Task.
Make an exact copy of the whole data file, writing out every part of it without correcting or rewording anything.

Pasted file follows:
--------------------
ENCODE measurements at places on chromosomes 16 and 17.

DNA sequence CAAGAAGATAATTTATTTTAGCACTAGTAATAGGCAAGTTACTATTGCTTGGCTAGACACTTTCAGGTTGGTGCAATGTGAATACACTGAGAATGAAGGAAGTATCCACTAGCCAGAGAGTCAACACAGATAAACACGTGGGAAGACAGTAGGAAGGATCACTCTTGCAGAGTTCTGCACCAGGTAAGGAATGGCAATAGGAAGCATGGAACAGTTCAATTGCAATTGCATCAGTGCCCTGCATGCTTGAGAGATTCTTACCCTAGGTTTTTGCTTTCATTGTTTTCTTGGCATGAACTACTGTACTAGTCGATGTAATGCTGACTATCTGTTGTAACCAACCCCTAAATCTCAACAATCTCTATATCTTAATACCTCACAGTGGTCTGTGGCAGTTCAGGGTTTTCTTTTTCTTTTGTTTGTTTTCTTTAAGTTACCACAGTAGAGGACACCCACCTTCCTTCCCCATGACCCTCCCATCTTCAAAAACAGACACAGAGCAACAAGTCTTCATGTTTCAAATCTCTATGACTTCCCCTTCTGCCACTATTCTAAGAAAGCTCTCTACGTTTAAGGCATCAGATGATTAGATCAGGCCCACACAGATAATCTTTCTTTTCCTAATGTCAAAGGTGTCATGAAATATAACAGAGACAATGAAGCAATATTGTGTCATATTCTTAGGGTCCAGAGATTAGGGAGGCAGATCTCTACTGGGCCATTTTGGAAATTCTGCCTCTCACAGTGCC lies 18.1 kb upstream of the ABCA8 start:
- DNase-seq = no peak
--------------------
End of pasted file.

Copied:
ENCODE measurements at places on chromosomes 16 and 17.

DNA sequence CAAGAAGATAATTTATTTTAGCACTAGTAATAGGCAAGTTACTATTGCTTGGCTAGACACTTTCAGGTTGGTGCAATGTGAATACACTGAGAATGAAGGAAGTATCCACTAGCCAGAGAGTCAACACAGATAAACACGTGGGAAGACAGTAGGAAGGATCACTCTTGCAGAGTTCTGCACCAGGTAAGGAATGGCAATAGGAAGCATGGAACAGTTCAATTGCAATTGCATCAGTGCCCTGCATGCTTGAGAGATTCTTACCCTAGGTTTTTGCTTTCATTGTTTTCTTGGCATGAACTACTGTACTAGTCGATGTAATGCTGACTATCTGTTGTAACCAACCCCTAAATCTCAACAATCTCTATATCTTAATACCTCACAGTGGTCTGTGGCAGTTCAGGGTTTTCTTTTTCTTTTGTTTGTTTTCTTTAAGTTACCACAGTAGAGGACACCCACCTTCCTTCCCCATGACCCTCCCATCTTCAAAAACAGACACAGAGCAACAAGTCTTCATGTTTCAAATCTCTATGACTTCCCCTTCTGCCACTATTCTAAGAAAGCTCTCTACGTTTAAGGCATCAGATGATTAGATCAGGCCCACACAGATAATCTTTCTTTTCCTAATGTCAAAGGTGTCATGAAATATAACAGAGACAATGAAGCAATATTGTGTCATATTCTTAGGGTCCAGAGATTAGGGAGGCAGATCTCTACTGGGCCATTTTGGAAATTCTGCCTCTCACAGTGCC lies 18.1 kb upstream of the ABCA8 start:
- DNase-seq = no peak